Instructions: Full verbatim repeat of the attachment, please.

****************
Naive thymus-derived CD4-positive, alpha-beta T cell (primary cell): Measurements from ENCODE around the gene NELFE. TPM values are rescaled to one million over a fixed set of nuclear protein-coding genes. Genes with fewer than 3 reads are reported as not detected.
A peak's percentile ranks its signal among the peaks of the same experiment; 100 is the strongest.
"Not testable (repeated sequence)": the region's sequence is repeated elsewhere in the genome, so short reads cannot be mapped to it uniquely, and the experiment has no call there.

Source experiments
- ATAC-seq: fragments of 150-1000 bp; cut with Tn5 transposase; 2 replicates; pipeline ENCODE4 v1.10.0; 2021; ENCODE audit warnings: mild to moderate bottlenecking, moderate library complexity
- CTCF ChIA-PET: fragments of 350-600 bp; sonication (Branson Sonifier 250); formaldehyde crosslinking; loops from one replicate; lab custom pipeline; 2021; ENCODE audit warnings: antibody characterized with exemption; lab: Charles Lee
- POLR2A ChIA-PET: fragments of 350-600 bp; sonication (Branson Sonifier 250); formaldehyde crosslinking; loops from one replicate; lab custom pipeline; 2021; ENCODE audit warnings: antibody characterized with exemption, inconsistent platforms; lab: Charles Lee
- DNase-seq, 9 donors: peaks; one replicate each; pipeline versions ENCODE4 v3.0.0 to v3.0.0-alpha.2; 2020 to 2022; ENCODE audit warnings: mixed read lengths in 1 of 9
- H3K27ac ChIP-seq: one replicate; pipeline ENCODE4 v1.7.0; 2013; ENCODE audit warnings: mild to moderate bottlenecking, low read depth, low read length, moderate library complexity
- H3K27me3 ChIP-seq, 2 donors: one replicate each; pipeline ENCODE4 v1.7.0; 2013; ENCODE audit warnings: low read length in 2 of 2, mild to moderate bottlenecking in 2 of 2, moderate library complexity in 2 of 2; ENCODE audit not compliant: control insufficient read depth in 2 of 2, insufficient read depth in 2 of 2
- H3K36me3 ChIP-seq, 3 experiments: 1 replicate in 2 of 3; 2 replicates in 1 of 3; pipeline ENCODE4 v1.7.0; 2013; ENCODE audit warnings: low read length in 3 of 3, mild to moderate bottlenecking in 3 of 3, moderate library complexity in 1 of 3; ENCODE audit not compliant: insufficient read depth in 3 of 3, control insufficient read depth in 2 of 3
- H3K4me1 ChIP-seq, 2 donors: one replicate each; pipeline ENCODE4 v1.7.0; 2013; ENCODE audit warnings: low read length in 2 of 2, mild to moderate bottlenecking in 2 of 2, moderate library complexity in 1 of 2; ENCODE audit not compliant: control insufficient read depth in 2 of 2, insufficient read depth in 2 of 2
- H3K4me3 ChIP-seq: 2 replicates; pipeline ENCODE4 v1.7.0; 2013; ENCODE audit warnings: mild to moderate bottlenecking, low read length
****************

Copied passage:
Naive thymus-derived CD4-positive, alpha-beta T cell (primary cell): Measurements from ENCODE around the gene NELFE. TPM values are rescaled to one million over a fixed set of nuclear protein-coding genes. Genes with fewer than 3 reads are reported as not detected.
A peak's percentile ranks its signal among the peaks of the same experiment; 100 is the strongest.
"Not testable (repeated sequence)": the region's sequence is repeated elsewhere in the genome, so short reads cannot be mapped to it uniquely, and the experiment has no call there.

Source experiments
- ATAC-seq: fragments of 150-1000 bp; cut with Tn5 transposase; 2 replicates; pipeline ENCODE4 v1.10.0; 2021; ENCODE audit warnings: mild to moderate bottlenecking, moderate library complexity
- CTCF ChIA-PET: fragments of 350-600 bp; sonication (Branson Sonifier 250); formaldehyde crosslinking; loops from one replicate; lab custom pipeline; 2021; ENCODE audit warnings: antibody characterized with exemption; lab: Charles Lee
- POLR2A ChIA-PET: fragments of 350-600 bp; sonication (Branson Sonifier 250); formaldehyde crosslinking; loops from one replicate; lab custom pipeline; 2021; ENCODE audit warnings: antibody characterized with exemption, inconsistent platforms; lab: Charles Lee
- DNase-seq, 9 donors: peaks; one replicate each; pipeline versions ENCODE4 v3.0.0 to v3.0.0-alpha.2; 2020 to 2022; ENCODE audit warnings: mixed read lengths in 1 of 9
- H3K27ac ChIP-seq: one replicate; pipeline ENCODE4 v1.7.0; 2013; ENCODE audit warnings: mild to moderate bottlenecking, low read depth, low read length, moderate library complexity
- H3K27me3 ChIP-seq, 2 donors: one replicate each; pipeline ENCODE4 v1.7.0; 2013; ENCODE audit warnings: low read length in 2 of 2, mild to moderate bottlenecking in 2 of 2, moderate library complexity in 2 of 2; ENCODE audit not compliant: control insufficient read depth in 2 of 2, insufficient read depth in 2 of 2
- H3K36me3 ChIP-seq, 3 experiments: 1 replicate in 2 of 3; 2 replicates in 1 of 3; pipeline ENCODE4 v1.7.0; 2013; ENCODE audit warnings: low read length in 3 of 3, mild to moderate bottlenecking in 3 of 3, moderate library complexity in 1 of 3; ENCODE audit not compliant: insufficient read depth in 3 of 3, control insufficient read depth in 2 of 3
- H3K4me1 ChIP-seq, 2 donors: one replicate each; pipeline ENCODE4 v1.7.0; 2013; ENCODE audit warnings: low read length in 2 of 2, mild to moderate bottlenecking in 2 of 2, moderate library complexity in 1 of 2; ENCODE audit not compliant: control insufficient read depth in 2 of 2, insufficient read depth in 2 of 2
- H3K4me3 ChIP-seq: 2 replicates; pipeline ENCODE4 v1.7.0; 2013; ENCODE audit warnings: mild to moderate bottlenecking, low read length